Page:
Proper digit separators in C++

Have you ever hoped that C++ would have digit separators? That you wouldn’t have to strain your eyes when reading 2147483647 (is it std::numeric_limits<int32_t>::max(), or is it just similar)? That you wouldn’t have to count the zeros 5 times when typing 1000000000?

Well, the C++ Standards Committee doesn’t have your back. Oh, sure, they have introduced a digit separator, – , but it’s completely unusable in production code! Here’s why.

Code doodles #5 – quite surprising parse

I came upon a similar piece of code during an IRC discussion. While I am certain that some may consider this example trivial, I admit that the correct answer eluded me even after I verified the result with the compiler – it wasn’t until I checked the standard that it became clear.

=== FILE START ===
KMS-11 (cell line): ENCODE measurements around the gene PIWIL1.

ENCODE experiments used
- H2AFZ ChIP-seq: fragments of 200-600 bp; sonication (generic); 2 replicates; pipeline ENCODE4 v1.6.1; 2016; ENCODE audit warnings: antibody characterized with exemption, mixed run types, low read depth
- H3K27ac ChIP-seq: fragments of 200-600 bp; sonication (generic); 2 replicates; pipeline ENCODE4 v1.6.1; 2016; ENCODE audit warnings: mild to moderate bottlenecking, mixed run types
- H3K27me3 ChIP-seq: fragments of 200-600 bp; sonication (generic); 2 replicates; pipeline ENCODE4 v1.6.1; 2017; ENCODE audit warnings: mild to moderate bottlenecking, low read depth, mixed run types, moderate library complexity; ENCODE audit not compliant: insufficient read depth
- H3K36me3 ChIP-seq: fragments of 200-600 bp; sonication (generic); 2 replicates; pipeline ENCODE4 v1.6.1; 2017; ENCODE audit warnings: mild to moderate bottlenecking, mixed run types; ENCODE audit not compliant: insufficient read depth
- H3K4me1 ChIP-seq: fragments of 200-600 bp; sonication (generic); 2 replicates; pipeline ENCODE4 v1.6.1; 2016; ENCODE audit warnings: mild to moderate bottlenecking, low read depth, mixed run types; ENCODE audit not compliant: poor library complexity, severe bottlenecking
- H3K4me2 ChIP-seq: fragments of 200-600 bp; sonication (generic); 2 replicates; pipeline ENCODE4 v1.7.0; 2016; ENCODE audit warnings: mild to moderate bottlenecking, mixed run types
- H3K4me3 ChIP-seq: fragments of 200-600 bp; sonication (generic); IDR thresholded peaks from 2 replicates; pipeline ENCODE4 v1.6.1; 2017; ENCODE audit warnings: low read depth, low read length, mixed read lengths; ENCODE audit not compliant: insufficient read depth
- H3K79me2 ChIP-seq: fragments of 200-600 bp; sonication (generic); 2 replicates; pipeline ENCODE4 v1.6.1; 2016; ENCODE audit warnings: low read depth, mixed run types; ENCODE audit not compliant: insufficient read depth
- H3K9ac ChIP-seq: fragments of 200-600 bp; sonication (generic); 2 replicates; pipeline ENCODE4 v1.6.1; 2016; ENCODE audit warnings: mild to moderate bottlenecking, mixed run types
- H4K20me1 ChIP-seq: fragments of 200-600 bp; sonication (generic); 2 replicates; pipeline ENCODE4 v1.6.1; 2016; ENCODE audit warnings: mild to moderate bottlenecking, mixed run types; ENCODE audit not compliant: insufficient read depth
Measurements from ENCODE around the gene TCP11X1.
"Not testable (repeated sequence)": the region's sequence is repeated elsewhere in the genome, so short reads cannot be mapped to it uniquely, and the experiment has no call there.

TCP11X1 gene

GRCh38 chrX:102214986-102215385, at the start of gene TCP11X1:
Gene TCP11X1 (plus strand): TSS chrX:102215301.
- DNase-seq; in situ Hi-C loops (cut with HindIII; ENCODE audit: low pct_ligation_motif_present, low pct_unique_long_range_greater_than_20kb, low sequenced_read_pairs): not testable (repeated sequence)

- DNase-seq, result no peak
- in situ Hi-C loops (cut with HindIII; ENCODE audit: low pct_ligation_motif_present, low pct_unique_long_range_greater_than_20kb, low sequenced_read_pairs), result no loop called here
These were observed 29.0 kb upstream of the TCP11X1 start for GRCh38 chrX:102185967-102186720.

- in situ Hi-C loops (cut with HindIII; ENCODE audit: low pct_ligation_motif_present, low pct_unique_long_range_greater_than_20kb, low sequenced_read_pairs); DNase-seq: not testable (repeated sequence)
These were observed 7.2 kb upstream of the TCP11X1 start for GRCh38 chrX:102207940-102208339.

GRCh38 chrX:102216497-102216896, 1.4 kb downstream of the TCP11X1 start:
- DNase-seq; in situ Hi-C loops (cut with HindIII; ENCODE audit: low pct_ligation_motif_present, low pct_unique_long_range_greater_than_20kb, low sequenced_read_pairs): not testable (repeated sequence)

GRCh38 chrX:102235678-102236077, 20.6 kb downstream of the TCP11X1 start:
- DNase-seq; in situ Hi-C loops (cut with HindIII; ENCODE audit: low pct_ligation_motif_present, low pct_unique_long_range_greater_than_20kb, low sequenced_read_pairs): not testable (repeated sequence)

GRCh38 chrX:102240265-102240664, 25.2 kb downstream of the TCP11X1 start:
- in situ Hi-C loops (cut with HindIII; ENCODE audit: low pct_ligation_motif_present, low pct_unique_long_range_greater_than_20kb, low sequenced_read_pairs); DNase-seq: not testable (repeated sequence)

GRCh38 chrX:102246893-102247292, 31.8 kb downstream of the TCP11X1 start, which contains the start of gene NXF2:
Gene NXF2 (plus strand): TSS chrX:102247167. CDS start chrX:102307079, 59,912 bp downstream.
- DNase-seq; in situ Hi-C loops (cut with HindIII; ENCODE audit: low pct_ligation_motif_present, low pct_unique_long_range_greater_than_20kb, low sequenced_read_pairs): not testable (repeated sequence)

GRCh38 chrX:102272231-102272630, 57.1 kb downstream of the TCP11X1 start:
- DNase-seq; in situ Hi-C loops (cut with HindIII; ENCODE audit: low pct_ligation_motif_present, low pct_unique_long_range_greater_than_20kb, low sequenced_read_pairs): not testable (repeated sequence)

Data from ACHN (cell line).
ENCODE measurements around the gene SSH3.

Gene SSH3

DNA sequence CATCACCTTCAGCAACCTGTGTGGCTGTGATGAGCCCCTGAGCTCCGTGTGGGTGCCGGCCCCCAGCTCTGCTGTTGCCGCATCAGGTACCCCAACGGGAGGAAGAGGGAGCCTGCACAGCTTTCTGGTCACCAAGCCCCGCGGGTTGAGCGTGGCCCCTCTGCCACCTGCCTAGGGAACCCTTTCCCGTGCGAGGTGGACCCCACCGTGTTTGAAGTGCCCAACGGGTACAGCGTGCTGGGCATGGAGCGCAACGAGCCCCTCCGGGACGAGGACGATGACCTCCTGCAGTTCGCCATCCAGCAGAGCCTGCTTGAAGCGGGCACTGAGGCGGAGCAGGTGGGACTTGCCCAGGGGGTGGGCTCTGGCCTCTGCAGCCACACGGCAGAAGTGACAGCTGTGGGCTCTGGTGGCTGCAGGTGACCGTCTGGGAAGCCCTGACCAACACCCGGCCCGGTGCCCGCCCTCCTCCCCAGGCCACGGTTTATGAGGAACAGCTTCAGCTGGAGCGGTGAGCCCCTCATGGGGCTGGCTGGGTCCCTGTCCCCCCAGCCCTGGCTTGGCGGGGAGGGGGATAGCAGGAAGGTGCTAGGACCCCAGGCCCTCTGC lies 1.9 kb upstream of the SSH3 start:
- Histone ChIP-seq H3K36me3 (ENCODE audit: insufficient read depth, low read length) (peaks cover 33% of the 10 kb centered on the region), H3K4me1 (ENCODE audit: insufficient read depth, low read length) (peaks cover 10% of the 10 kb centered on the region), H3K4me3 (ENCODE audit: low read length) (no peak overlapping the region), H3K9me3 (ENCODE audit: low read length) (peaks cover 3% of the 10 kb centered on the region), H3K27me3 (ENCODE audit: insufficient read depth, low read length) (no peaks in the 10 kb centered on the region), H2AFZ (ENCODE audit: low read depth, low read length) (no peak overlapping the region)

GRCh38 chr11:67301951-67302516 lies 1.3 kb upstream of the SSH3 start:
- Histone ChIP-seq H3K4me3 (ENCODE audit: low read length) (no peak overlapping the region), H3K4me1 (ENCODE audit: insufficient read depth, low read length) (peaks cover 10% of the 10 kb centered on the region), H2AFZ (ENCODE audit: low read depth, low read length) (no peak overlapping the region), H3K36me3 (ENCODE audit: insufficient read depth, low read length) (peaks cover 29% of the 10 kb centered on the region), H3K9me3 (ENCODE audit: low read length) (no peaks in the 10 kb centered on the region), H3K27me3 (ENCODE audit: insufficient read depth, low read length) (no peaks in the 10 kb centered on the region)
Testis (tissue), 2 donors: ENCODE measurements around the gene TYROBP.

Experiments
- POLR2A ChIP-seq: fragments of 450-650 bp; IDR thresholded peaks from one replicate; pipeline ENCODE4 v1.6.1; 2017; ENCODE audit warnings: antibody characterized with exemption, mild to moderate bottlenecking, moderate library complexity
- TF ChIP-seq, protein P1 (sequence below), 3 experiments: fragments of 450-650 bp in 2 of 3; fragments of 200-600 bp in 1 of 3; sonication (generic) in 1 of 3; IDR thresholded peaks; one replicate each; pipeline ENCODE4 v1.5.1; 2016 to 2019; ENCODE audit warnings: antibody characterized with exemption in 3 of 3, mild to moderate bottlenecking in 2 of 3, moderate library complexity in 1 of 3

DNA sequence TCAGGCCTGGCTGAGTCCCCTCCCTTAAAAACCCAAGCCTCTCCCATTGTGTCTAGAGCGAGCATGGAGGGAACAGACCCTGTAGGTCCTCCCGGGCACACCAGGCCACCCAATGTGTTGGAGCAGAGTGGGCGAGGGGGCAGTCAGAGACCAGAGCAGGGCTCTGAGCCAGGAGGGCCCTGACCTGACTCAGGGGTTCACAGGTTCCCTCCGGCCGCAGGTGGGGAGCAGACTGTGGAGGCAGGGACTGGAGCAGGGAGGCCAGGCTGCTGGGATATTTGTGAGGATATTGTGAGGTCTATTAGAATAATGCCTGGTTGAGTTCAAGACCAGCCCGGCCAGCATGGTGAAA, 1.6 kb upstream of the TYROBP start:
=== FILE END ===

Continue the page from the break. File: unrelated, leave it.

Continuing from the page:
Consider the following class:

struct foo
        cout << __PRETTY_FUNCTION__ << endl;
        cout << __PRETTY_FUNCTION__ << endl;

And now, consider the following code:

int global;
int main()

Would you care to guess what will be printed?

You don’t need a stateful deleter in your unique_ptr (usually)

With the increasing probability of your average project using at least C++11, std::unique_ptr is one of the most popular solutions1 to dynamically managing memory in C++.

It usually goes like this: if your object can’t be a scoped object, that is one with automatic lifetime (colloquially: on the stack, or a class’s member), wrap it in std::unique_ptr. This will ensure it’s freed when it finally goes out of scope. Herb Sutter goes more in-depth into this topic in his last C++Con talk:

Herb Sutter: Leak-Freedom in C++… By Default.

This advice is sound and deserves being spread.